An assessment of the amount and types of organic matter contributed to the Earth by interplanetary dust

G. J. Flynn*, L. P. Keller, C. Jacobsen, S. Wirick

*Corresponding author for this work

Research output: Contribution to journalArticlepeer-review

81 Scopus citations


A continuous, planet-wide rain of about 30,000 tons/year of interplanetary dust accretes onto the Earth. The mass-frequency distribution of this dust is sharply peaked at about 400 μm, but the larger particles are most severely heated during atmospheric deceleration, with many of them vaporizing as meteors. Modeling of the peak temperature distribution experienced during atmospheric entry indicates that particles near 10 μm in size contribute the bulk of the mass that is not heated above 600 °C, which is believed to be the mean pyrolysis temperature of extraterrestrial organic matter. We have used infrared spectroscopy and X-ray absorption near-edge structure spectroscopy to characterize the types and abundance of organic matter in ∼10 μm interplanetary dust particles collected from the Earth's stratosphere. These particles contain high abundance, from a few to over 90 vol%, of carbon, including percent-levels of both carbonyl (C≡O) and aliphatic hydrocarbons (C-H 3 and C-H 2 ). We estimate that, in the current era interplanetary dust contributes ∼15 tons/year of unpyrolized organic matter to the surface of the Earth. During the first 0.6 billion years of Earth's history, this contribution is likely to have been much greater.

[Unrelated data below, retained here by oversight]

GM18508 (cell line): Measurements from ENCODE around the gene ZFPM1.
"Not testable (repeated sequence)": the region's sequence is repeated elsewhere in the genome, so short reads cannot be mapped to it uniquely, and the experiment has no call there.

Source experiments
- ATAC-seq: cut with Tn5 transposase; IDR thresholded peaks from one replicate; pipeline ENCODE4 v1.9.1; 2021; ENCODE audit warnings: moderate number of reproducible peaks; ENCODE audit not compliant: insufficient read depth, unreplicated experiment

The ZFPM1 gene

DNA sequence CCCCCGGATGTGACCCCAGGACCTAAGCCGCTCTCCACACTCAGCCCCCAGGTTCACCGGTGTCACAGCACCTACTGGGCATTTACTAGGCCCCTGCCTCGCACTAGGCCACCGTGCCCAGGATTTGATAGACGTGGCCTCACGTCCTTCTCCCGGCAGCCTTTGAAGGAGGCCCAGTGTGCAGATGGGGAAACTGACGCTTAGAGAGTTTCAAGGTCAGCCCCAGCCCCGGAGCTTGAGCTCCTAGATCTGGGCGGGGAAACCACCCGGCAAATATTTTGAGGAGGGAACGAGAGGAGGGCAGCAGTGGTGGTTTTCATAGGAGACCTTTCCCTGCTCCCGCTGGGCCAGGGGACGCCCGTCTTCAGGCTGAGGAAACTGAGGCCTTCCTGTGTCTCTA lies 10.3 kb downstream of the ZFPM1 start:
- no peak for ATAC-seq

Original languageEnglish (US)
Pages (from-to)57-66
Number of pages10
JournalAdvances in Space Research
Issue number1
StatePublished - 2004


  • Aliphatic hydrocarbons
  • Carbonyl
  • Interplanetary dust
  • Murchison meteorite
  • Organic matter

ASJC Scopus subject areas

  • Aerospace Engineering
  • Astronomy and Astrophysics
  • Geophysics
  • Atmospheric Science
  • Space and Planetary Science
  • Earth and Planetary Sciences(all)


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